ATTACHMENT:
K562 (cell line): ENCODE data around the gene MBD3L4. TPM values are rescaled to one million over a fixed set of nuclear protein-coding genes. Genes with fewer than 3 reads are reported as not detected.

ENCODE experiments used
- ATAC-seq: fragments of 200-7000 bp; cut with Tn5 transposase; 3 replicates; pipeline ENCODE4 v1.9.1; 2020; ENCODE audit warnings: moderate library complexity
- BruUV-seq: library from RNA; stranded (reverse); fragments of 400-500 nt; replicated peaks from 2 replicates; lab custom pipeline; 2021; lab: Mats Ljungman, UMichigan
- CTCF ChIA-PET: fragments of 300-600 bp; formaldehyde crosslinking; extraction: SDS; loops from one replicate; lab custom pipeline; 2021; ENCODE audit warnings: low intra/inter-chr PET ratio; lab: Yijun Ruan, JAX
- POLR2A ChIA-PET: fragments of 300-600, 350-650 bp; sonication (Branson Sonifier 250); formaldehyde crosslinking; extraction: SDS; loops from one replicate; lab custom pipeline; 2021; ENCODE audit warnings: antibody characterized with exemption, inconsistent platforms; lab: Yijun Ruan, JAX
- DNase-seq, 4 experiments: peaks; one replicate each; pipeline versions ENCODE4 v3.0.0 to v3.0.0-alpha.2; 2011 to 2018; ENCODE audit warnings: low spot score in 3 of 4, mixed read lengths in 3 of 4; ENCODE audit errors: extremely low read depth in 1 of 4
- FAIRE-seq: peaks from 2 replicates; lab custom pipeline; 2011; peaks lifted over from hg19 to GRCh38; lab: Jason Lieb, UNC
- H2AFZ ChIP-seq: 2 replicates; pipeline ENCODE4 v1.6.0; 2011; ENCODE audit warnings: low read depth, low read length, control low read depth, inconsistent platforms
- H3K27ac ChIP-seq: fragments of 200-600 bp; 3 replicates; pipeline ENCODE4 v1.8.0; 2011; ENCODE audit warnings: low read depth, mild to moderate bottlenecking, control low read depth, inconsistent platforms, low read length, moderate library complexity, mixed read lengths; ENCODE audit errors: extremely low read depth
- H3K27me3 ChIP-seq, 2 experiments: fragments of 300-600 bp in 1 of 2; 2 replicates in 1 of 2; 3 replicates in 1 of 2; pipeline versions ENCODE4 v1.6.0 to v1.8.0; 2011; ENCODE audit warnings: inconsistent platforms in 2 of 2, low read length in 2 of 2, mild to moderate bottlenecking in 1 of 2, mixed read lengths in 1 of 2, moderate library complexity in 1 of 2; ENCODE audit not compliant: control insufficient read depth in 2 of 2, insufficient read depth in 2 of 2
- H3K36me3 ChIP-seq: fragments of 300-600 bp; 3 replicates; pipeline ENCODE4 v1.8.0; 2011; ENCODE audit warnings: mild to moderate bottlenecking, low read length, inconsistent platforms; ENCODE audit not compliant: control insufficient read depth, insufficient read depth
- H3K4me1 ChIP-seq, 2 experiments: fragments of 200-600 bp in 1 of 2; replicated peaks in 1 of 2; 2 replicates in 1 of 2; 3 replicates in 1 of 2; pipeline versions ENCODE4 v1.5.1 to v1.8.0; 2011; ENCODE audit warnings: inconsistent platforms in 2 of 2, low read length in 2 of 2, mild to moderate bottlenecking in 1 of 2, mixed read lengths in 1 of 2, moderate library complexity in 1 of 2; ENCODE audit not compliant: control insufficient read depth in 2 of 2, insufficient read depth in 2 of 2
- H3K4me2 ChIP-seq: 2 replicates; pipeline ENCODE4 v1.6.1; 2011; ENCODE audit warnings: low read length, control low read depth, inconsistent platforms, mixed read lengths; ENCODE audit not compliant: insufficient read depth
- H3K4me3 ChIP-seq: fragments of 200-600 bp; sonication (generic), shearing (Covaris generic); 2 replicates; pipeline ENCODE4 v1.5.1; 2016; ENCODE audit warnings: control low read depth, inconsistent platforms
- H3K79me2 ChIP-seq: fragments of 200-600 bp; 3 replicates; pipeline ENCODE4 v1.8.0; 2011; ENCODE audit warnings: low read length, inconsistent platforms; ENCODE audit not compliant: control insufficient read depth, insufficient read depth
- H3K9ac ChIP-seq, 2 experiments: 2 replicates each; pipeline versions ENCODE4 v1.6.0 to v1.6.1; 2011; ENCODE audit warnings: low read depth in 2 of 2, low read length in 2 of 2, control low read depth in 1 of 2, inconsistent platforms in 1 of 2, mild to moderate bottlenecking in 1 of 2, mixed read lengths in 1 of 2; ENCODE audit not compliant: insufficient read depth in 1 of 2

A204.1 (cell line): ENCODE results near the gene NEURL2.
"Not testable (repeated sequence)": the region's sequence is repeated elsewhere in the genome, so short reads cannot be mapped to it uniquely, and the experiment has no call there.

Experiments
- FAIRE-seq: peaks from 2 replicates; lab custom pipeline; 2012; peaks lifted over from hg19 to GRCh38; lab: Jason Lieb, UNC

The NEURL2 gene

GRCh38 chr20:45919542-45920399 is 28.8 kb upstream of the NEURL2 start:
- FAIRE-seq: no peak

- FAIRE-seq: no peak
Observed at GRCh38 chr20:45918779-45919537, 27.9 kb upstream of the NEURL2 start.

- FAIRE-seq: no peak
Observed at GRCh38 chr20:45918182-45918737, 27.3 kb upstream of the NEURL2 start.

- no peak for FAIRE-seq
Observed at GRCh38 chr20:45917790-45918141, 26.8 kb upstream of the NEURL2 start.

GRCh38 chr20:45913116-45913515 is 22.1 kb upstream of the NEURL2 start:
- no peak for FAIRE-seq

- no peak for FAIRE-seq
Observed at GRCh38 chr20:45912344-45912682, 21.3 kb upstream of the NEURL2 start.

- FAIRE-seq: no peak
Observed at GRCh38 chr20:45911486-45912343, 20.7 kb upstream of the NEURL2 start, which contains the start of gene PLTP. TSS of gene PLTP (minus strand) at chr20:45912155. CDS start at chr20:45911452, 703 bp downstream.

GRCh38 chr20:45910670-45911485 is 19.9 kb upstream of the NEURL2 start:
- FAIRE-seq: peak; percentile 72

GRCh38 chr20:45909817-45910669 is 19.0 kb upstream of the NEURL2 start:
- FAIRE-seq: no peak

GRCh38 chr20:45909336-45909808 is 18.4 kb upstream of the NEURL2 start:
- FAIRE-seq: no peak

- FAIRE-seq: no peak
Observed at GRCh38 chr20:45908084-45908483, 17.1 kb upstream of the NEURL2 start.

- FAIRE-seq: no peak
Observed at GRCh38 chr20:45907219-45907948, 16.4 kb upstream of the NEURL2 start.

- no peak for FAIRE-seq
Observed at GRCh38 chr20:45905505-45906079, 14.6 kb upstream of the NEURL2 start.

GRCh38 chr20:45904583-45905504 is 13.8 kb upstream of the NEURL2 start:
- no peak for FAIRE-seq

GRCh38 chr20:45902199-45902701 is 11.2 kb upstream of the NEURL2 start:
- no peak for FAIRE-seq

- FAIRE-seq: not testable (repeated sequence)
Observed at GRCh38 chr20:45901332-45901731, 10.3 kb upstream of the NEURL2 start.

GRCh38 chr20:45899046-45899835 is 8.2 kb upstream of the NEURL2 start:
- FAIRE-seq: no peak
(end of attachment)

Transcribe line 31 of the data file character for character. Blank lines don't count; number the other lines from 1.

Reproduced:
GRCh38 chr20:45913116-45913515 is 22.1 kb upstream of the NEURL2 start: